By Renju Jose and Byron Kaye
SYDNEY (Reuters) -Australia must match developed nations and commit to cutting carbon emissions to net zero by 2050, or face higher borrowing costs, its treasurer said on Friday, as pressure builds on the government to firm up climate policies ahead of a key summit.
The highest per capita carbon emitter among the world’s richest nations, Australia has resisted pressure to fix such a target, but faces calls to stake out a position before November’s COP26 climate summit in Glasgow.
The warning by Treasurer Josh Frydenberg came as Prime Minister Scott Morrison struck an emissions-cutting deal with Indian leader Narendra Modi focused on the supply of hydrogen and low-cost solar energy.
Morrison’s conservative coalition also faces elections by next May and most polls point to a loss to the opposition Labor party, which has a policy to reach the net zero target.
The Nationals, the rural partner in the ruling coalition, oppose such a target for fear it could hurt their constituents.
“We cannot run the risk that markets falsely assume we are not transitioning in line with the rest of the world,” Frydenberg said.
“Were we to find ourselves in that position, it would increase the cost of capital and reduce its availability,” he added in an online speech to the Australian Industry Group.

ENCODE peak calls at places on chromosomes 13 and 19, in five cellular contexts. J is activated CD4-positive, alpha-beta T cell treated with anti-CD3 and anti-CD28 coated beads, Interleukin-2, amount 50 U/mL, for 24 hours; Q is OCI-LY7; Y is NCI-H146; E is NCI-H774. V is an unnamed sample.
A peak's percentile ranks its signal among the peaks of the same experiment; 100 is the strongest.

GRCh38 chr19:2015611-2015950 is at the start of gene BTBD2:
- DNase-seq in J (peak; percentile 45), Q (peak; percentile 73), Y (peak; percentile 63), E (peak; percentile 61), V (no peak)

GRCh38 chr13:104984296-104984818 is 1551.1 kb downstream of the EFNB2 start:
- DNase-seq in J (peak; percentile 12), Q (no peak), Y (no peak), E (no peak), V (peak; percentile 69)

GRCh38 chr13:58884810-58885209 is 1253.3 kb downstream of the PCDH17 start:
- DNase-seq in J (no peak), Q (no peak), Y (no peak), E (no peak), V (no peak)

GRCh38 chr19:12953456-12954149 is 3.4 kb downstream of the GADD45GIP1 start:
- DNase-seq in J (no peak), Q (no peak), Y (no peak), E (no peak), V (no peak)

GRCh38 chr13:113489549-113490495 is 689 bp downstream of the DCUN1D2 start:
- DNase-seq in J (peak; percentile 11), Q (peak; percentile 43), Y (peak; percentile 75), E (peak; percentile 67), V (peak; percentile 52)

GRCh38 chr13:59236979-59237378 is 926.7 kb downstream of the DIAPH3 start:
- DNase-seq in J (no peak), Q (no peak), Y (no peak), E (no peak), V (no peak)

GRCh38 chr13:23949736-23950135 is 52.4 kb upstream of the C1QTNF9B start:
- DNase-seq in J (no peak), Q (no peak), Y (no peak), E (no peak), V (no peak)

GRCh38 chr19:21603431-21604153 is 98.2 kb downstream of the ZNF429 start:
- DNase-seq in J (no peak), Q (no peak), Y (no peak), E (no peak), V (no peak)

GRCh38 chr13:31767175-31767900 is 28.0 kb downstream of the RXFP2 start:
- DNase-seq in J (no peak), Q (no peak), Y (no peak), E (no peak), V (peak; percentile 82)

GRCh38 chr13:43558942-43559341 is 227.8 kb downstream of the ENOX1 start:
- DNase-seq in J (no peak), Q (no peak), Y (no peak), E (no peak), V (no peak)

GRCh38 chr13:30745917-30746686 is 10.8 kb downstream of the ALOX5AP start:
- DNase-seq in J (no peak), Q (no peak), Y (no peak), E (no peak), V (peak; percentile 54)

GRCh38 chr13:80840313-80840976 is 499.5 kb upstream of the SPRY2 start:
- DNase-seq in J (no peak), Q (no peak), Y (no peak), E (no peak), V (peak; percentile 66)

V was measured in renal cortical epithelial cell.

As global financial markets prepare for lower emissions, any limited access to foreign funds would raise borrowing costs, affecting interest rates on home and business loans and the financial viability of big infrastructure projects, he said.
Current policy is to cut emissions by 26% to 28% by 2030 from 2005 levels, along with a commitment to spend A$18 billion ($13 billion) over 10 years on technology to rein in emissions, such as hydrogen, energy storage and carbon capture.
Morrison, in the United States for a meeting of the Quad alliance of nations, said no formal decision had been made on a net-zero target.
“We will be considering further when I return to Australia,” he told reporters in Washington, where he announced the deal with India.
“We recognise the changes that are taking place and we intend to be well positioned in the future to be successful with our industries in a new energy economy.”
Nationals leader Barnaby Joyce, whose support would be critical for a federal policy switch, said Australia would risk an energy crisis if it committed to a target without a plan.
“At the end of that graph resides coldness and unemployment, and we don’t want either of those,” Joyce told reporters.
“It’s very important to those in the blue-collar jobs … that they’re able to pay for their house, pay for their car, keep themselves in the life that they’ve worked very hard for.”
Advocacy group the Climate Council said Australia was hindering global efforts on emissions, such as a U.S. spending commitment and a promised halt to investment in coal-fired power stations.
“The government still hasn’t budged, despite calls to do more,” said Will Steffen, the group’s spokesman. “We are now one of the only advanced economies that hasn’t yet taken these essential steps.”
($1=1.3716 Australian dollars)